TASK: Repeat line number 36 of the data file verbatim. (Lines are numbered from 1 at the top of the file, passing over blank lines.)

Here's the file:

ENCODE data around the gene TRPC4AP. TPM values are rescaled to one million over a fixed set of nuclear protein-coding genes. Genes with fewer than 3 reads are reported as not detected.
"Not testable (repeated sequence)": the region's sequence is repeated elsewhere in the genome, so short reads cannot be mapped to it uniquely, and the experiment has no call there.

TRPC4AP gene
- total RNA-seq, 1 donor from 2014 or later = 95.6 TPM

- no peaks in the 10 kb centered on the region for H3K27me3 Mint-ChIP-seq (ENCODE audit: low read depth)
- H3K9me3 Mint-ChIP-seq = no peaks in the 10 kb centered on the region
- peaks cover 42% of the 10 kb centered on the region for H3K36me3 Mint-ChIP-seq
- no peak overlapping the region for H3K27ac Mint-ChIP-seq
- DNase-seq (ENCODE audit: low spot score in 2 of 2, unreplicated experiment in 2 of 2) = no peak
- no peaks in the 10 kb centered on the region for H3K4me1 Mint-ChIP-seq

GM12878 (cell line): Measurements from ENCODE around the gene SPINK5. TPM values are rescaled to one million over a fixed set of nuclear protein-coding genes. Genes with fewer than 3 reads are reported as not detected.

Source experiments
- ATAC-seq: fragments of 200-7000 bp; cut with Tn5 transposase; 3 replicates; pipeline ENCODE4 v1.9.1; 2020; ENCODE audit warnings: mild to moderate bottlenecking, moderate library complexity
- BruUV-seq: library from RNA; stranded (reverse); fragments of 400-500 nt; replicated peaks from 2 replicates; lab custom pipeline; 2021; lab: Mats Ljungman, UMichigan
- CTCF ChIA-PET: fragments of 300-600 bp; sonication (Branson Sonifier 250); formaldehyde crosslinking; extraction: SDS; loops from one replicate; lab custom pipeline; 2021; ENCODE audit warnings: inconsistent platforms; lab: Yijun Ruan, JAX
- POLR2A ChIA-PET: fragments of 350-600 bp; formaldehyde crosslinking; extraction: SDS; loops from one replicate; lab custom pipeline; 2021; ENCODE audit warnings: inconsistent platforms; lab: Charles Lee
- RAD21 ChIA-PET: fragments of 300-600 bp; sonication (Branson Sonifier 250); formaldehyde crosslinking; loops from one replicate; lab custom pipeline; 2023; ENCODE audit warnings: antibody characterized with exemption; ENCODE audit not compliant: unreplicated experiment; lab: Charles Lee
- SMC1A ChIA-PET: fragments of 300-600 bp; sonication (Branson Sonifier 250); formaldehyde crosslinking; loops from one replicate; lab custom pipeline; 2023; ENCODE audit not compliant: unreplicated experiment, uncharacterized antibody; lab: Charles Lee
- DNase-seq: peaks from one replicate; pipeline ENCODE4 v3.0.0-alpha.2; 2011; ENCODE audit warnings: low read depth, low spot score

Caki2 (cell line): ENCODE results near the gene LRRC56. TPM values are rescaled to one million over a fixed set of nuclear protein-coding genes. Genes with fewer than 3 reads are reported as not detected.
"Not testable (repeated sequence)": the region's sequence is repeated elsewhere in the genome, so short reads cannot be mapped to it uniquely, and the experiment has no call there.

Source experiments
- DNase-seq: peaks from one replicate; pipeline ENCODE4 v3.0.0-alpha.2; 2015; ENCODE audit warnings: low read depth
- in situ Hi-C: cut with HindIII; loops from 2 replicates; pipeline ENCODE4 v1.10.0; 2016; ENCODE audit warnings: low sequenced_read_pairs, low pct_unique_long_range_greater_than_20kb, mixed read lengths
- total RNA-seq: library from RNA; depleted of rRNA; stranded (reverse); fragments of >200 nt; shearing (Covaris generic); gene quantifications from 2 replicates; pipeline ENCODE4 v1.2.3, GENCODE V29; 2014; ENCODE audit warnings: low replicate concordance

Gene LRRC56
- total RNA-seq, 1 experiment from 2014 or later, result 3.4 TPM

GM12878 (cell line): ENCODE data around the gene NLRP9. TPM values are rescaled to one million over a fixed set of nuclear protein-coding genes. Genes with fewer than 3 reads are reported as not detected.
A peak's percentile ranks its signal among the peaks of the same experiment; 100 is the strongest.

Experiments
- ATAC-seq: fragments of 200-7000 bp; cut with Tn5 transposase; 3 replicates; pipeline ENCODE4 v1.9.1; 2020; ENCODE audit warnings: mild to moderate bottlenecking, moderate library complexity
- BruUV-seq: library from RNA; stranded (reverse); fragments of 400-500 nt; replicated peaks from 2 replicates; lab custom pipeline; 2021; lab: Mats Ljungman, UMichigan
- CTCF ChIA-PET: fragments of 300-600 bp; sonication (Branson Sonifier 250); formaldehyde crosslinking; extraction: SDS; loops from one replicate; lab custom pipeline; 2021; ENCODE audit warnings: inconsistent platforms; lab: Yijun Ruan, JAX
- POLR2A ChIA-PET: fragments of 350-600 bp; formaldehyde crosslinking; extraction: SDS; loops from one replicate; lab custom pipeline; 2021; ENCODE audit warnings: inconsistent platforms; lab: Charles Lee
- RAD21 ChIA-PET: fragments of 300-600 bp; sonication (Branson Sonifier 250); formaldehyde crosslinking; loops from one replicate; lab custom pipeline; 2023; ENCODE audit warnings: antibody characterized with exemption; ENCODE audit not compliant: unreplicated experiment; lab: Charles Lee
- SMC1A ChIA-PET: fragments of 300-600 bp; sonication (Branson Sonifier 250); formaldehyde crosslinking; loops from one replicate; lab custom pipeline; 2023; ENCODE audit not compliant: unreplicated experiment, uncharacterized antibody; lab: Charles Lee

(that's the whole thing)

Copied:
- SMC1A ChIA-PET: fragments of 300-600 bp; sonication (Branson Sonifier 250); formaldehyde crosslinking; loops from one replicate; lab custom pipeline; 2023; ENCODE audit not compliant: unreplicated experiment, uncharacterized antibody; lab: Charles Lee